Regions Central Virginia

NRC team begins three-week review of North Anna Power Station

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Print this page by Paula C. Squires

A team of six inspectors from the U. S. Nuclear Regulatory Commission (NRC) remained onsite Wednesday at Virginia’s North Anna Power Station in Louisa County in what is the beginning of a three-week review on how the nuclear-powered plant held up during last week’s 5.8-magnitude earthquake.  The epicenter of the quake in Mineral is about 11 miles from the plant, owned by Dominion Virginia Power. 

At issue is whether the quake’s ground motion exceeded the amount of shaking the plant was designed to withstand. The power plant’s nuclear units went online in 1978 and 1980.  “Dominion has advised us from their on-site measuring devices that the quake may have exceeded the plant’s design basis,” said Joey Ledford, an NRC public affairs officer.

The quake knocked out off-site electrical power to the plant.  After losing its connection to the grid, the stations’ two units automatically shut down as they were designed to do.  While Dominion said the plant did not sustain major structural damage, it did declare an “unusual event,” along with 11 other nuclear- powered plants affected by the seismic activity, which was felt in 22 states. North Anna, however, was the only plant that shut down as a result of the quake.

The units remain shut down. Ledford said Dominion has not requested clearance at this point to restart them. “The fact that we’re sending an Augmented Inspection Team (AIT) should not be interrupted to mean that Dominion staff responded inappropriately or that the station is less safe as a result of the quake,” NRC Region II Administrator Victor McCree said in a statement.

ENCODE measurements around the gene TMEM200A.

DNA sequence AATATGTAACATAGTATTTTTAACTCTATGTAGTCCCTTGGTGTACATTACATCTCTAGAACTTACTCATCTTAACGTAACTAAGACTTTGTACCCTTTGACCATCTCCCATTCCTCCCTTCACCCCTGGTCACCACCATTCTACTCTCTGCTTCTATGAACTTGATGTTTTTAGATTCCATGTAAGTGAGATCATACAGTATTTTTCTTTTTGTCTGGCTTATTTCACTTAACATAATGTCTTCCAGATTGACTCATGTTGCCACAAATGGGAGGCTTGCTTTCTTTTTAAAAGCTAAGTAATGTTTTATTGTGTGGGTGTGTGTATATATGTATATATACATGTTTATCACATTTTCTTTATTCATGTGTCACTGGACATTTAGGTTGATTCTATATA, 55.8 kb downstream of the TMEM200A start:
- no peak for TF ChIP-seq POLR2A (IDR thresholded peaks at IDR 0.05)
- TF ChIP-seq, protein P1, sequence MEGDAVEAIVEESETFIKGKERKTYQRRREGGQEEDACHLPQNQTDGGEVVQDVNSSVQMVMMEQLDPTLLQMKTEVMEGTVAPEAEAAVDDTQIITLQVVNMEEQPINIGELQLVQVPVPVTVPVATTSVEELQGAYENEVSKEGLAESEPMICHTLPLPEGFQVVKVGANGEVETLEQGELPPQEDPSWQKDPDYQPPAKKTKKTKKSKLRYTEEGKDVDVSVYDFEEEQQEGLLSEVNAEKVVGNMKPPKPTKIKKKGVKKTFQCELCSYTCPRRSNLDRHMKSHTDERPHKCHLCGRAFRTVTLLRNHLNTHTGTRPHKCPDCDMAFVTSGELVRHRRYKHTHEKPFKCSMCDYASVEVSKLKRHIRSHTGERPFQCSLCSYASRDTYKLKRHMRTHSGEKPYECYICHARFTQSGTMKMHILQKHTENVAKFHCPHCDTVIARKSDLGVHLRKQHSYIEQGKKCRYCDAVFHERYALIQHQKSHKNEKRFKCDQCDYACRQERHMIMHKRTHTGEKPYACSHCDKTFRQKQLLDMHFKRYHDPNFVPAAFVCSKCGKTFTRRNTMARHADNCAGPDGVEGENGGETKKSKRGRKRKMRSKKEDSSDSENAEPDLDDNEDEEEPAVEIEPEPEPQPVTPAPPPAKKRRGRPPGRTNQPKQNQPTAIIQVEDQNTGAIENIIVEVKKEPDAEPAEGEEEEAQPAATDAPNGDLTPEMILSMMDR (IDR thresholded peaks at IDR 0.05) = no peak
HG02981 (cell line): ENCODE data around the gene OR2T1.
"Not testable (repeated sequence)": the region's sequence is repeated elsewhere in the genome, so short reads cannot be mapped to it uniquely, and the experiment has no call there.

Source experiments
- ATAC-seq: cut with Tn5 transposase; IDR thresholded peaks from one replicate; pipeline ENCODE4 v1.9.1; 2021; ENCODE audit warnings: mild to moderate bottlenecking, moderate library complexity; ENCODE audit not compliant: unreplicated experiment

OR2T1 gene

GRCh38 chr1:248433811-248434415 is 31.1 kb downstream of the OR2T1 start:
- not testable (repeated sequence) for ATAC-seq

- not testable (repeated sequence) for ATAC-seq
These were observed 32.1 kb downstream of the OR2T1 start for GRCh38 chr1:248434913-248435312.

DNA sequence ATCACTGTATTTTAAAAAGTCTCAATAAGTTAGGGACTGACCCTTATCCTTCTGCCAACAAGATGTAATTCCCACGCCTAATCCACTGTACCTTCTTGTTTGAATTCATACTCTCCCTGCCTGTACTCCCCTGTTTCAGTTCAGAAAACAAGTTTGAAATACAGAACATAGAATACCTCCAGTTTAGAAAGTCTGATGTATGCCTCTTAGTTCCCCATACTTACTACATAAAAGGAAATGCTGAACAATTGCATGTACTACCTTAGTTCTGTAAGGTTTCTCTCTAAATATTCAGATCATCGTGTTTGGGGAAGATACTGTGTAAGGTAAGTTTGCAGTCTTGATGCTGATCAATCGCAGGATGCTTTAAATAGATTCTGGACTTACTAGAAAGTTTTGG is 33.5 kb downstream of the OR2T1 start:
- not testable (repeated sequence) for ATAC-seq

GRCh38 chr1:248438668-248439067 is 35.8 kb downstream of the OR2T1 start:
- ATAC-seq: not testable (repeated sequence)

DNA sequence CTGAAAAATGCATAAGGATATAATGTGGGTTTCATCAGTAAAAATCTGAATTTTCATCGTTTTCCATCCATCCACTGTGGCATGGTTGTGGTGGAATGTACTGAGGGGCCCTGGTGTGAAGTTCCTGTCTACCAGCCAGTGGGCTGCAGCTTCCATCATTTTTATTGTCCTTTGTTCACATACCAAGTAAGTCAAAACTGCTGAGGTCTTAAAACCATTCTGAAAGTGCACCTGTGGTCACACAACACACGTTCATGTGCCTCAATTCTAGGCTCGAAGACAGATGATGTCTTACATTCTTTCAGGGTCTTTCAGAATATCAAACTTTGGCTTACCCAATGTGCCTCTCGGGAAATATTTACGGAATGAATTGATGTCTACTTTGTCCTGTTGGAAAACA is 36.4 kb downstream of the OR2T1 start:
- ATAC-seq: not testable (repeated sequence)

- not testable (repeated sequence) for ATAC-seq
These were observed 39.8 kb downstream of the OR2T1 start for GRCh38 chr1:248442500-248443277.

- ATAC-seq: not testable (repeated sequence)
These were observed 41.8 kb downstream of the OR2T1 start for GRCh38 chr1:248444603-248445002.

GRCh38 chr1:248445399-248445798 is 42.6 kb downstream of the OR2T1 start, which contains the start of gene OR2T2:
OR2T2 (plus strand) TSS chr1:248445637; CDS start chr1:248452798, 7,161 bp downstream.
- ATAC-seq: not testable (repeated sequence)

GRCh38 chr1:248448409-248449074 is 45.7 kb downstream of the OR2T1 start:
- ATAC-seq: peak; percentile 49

The AIT helps the agency gather information for its continuing evaluation of earthquake risk at all U S. nuclear plants.  After the thee-week review, Ledford said the NRC will hold an exit meeting with Dominion and a public meeting near the plant to discuss the findings. It also will issue a written report 30 days after the end of the inspection.

Ledford said the agency has not received “a great deal of expression of concern from the public about the inspection.  “But we know the public is tuned in, because they have read the media reports ,and they care what happens. That’s one of the reasons our process calls for a public meeting.”

Richard Zuercher, a spokesman for Dominion Virginia Power, a subsidiary of Richmond-based Dominion Resources, said multiple inspections to date have found no damage to safety equipment. 
“The reactors are shut down and in a safe condition. There continues to be no danger to the public,” he said in an e-mail to Virginia Business.
According to Zuercher, Dominion engineers began inspecting the power station immediately after the earthquake and have found no significant damage to any nuclear structures, equipment, pipes, valves, pumps, the Lake Anna dam or any safety-related equipment.

The NRC team arrived Tuesday and will leave at the end of this week. They will spend a week in Atlanta and then return to the plant for a week in September to finish their report on the station’s seismic response.
“Preliminary analysis from station instruments showed that the quake caused ground force acceleration in the auxiliary building at higher frequencies that are greater than the station’s design basis. The auxiliary building is a support structure that does not house the reactors, but contains safety-related systems and equipment. We continue to evaluate all data points and should know by the end of this week if we exceeded the design of the station,” Zuercher said.

As of this morning, Zuercher said Dominion had completed about 40 percent of the inspections associated with Unit 1, 29 percent of Unit 2, and 44 percent of civil engineering inspections of station structures.
“To date there has been no significant earthquake-induced damage in safety related structures or systems important to safety and shutdown cooling,” he said.
“The only noteworthy damage is on the six bushing on the six main station transformers and on two spares. These are the transformers that send electricity produced by North Anna and place it on the grid. We are in the process of replacing these bushings.” He added that Dominion is proceeding with civil inspections on all structures, including pipe supports and hangers. ”

 


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